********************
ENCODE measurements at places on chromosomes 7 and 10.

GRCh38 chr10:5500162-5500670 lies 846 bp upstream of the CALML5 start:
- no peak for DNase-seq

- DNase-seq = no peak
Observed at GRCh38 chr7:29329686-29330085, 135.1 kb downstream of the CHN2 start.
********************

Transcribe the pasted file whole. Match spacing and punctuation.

ENCODE measurements at places on chromosomes 7 and 10.

GRCh38 chr10:5500162-5500670 lies 846 bp upstream of the CALML5 start:
- no peak for DNase-seq

- DNase-seq = no peak
Observed at GRCh38 chr7:29329686-29330085, 135.1 kb downstream of the CHN2 start.